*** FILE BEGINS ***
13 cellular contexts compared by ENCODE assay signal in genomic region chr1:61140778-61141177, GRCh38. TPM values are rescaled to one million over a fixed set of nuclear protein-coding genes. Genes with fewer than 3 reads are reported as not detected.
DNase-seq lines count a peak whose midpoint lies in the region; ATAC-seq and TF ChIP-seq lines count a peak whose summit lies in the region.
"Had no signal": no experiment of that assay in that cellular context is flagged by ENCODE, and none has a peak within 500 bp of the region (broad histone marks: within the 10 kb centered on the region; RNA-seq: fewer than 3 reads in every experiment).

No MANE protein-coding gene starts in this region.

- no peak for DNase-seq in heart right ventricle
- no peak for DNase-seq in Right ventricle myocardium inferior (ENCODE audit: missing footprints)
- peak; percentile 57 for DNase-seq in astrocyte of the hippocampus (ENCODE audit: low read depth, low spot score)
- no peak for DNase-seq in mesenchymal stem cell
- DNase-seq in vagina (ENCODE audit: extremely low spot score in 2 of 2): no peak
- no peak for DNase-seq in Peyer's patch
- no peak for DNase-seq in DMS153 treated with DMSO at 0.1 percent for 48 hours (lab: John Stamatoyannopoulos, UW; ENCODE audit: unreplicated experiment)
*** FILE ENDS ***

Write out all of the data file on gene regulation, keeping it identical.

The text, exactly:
13 cellular contexts compared by ENCODE assay signal in genomic region chr1:61140778-61141177, GRCh38. TPM values are rescaled to one million over a fixed set of nuclear protein-coding genes. Genes with fewer than 3 reads are reported as not detected.
DNase-seq lines count a peak whose midpoint lies in the region; ATAC-seq and TF ChIP-seq lines count a peak whose summit lies in the region.
"Had no signal": no experiment of that assay in that cellular context is flagged by ENCODE, and none has a peak within 500 bp of the region (broad histone marks: within the 10 kb centered on the region; RNA-seq: fewer than 3 reads in every experiment).

No MANE protein-coding gene starts in this region.

- no peak for DNase-seq in heart right ventricle
- no peak for DNase-seq in Right ventricle myocardium inferior (ENCODE audit: missing footprints)
- peak; percentile 57 for DNase-seq in astrocyte of the hippocampus (ENCODE audit: low read depth, low spot score)
- no peak for DNase-seq in mesenchymal stem cell
- DNase-seq in vagina (ENCODE audit: extremely low spot score in 2 of 2): no peak
- no peak for DNase-seq in Peyer's patch
- no peak for DNase-seq in DMS153 treated with DMSO at 0.1 percent for 48 hours (lab: John Stamatoyannopoulos, UW; ENCODE audit: unreplicated experiment)